ArrowArtboardCreated with Sketch.Title ChevronTitle ChevronEye IconIcon FacebookIcon LinkedinIcon Mail ContactPath LayerIcon MailPositive ArrowIcon PrintTitle ChevronIcon Twitter
Coronavirus

Hong Kong tells 30 families to wear tracking wristband or face jail

Hubei returnees to be quarantined at home for 14 days

People wear protective face masks at a market in Hong Kong on Feb, 3. Hong Kong has cut flights and train and bus connections to the mainland.   © AP

PALO ALTO, U.S. -- Hong Kong's government has ordered all residents returning from mainland China's Hubei Province -- the epicenter of the coronavirus outbreak -- to be quarantined at home and wear tracking wristbands.

Violators will be subject to a fine of 5,000 Hong Kong dollars ($645) and up to six months' jail time, the authorities announced Monday.

The tracking device designed for the coronavirus outbreak was revealed at a news conference held by Hong Kong's Health Department and its Information Office on Monday. The wristband-like devices should be carried or worn at all times by those quarantined at home, officials said.

The wristband will be connected to a specially-made smartphone provided by the government which must be plugged into an outlet at home. If the wristband is detected more than 20 to 30 meters away from the phone, or if either device is broken, an alert will be sent to the police and health department, Chief Information Officer Victor Lam told the news conference.

Hong Kong residents who had traveled to Hubei in the past 14 days without symptoms or close contact with cases would be required to stay at home, with the quarantine period lasting two weeks, the authorities said Monday.

Thirty Hong Kong families that recently returned from Hubei will be the first to use the wristbands. The names of the families' residential buildings will be posted on the Health Department's website, but officials said the public should be aware that people quarantined at home are low-risk cases, and are neither patients nor suspected patients.

As of Monday, Hong Kong has 15 confirmed coronavirus cases.

The government said 500 electronic wristbands are ready for use for quarantine purposes, and an additional 1,000 could be added within two weeks if needed.

Personal information including mobile phone numbers will be collected from the quarantined residents and authorities will first try to reach users on their mobile phones if anyone leaves their home, according to Lam.

Officials said the tracking device is compliant with Hong Kong regulations and stressed the privacy of all users will be respected. The wristbands themselves will not be equipped with GPS technology, because those who are being home-quarantined are "not criminals," Lam added.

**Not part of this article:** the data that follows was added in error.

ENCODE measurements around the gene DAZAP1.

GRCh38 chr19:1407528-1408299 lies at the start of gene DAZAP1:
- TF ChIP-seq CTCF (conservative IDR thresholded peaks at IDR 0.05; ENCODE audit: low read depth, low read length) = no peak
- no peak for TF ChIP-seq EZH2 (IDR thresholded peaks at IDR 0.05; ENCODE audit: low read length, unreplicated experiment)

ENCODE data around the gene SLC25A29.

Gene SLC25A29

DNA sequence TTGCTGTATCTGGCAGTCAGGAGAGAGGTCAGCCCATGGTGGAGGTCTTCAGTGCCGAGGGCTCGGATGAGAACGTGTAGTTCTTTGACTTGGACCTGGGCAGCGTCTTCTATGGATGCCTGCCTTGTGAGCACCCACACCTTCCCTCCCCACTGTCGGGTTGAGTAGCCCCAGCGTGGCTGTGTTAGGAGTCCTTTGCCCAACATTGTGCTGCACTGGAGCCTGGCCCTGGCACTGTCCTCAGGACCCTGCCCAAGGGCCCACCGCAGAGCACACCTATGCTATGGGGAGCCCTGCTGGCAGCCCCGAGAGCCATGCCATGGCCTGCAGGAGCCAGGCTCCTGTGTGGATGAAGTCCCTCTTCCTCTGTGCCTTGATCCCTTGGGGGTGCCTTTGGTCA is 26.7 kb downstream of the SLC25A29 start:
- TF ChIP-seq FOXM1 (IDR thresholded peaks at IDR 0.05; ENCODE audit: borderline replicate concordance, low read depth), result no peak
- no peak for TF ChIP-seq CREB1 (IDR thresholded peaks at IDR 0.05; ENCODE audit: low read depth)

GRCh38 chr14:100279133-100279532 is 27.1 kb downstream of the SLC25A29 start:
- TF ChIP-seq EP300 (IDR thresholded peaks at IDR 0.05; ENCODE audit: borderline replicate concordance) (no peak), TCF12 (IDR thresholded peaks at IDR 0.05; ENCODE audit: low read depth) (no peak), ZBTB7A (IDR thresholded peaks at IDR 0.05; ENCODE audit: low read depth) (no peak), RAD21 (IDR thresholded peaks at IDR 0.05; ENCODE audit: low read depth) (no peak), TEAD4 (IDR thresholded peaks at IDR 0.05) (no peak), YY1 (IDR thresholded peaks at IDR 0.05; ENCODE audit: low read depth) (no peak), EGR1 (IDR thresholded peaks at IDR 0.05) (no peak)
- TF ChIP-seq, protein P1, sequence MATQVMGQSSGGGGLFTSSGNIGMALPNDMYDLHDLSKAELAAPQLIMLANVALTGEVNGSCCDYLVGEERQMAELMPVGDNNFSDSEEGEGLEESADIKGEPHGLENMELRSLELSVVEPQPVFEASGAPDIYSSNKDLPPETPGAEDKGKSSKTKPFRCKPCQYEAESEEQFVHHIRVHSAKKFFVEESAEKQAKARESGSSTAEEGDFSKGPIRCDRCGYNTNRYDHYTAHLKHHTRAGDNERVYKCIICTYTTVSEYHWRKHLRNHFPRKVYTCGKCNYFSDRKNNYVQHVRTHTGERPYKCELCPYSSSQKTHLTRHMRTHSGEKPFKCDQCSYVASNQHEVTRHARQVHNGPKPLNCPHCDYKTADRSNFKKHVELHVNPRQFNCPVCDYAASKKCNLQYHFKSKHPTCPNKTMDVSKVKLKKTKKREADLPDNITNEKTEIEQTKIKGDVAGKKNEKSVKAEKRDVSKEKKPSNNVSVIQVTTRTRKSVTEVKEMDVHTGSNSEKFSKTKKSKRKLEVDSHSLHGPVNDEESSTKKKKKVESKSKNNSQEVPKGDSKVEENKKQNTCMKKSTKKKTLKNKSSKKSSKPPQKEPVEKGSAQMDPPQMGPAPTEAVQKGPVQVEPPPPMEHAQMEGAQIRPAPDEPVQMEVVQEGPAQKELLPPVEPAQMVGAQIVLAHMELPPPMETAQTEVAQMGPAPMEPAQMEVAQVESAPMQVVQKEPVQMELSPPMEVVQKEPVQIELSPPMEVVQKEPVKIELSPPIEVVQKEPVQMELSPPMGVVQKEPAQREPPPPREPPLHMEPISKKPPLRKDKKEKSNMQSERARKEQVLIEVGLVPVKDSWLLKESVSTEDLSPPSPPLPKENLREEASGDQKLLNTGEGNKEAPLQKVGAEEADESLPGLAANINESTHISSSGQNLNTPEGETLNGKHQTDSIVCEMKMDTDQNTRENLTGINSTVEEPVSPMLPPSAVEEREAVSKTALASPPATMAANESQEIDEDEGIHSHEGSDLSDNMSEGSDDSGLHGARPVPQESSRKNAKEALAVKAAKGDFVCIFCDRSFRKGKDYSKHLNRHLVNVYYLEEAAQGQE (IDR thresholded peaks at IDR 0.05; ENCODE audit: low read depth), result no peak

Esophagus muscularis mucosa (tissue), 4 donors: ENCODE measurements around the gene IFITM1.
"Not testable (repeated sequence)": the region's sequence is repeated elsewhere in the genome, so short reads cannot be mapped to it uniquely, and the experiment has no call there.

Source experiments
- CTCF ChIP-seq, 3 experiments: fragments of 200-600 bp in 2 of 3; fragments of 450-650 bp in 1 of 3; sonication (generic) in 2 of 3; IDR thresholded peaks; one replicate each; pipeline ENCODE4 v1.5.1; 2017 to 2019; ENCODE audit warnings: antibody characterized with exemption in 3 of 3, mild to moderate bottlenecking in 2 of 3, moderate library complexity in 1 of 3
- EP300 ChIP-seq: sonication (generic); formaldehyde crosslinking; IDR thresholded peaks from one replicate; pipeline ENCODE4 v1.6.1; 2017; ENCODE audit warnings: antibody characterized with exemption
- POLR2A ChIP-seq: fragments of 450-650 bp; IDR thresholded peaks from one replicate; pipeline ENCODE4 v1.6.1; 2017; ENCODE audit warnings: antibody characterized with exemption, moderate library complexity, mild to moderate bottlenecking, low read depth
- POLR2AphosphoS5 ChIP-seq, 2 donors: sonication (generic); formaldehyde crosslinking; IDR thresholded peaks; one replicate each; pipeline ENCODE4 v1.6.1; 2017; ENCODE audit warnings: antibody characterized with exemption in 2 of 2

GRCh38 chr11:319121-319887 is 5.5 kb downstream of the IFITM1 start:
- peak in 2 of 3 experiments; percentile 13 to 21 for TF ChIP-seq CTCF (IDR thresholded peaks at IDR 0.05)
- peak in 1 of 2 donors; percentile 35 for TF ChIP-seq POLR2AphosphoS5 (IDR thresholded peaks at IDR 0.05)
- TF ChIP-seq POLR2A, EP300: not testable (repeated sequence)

Similar measures were taken by Singapore during the SARS outbreak in 2003. The city-state made home quarantine a legal requirement by enacting the Home Quarantine Order in March 2003. The authorities monitored all home-quarantined residents through webcam and wristband during the outbreak and warned that those who break the quarantine would face a fine of 10,000 Singapore dollars ($7,300 at current rates) and six months' jail time, according to media reports at the time.

Hospital workers in Hong Kong went on strike starting Monday to pressure the city into sealing the border with mainland China as a step against the new coronavirus. Hong Kong's government said Monday that it will close 10 of the 13 border crossing points effective Tuesday.

Sponsored Content

About Sponsored Content This content was commissioned by Nikkei's Global Business Bureau.

You have {{numberArticlesLeft}} free article{{numberArticlesLeft-plural}} left this monthThis is your last free article this month

Stay ahead with our exclusives on Asia;
the most dynamic market in the world.

Stay ahead with our exclusives on Asia

Get trusted insights from experts within Asia itself.

Get trusted insights from experts
within Asia itself.

Try 1 month for $0.99

You have {{numberArticlesLeft}} free article{{numberArticlesLeft-plural}} left this month

This is your last free article this month

Stay ahead with our exclusives on Asia; the most
dynamic market in the world
.

Get trusted insights from experts
within Asia itself.

Try 3 months for $9

Offer ends October 31st

Your trial period has expired

You need a subscription to...

  • Read all stories with unlimited access
  • Use our mobile and tablet apps
See all offers and subscribe

Your full access to Nikkei Asia has expired

You need a subscription to:

  • Read all stories with unlimited access
  • Use our mobile and tablet apps
See all offers
NAR on print phone, device, and tablet media

Nikkei Asian Review, now known as Nikkei Asia, will be the voice of the Asian Century.

Celebrate our next chapter
Free access for everyone - Sep. 30

Find out more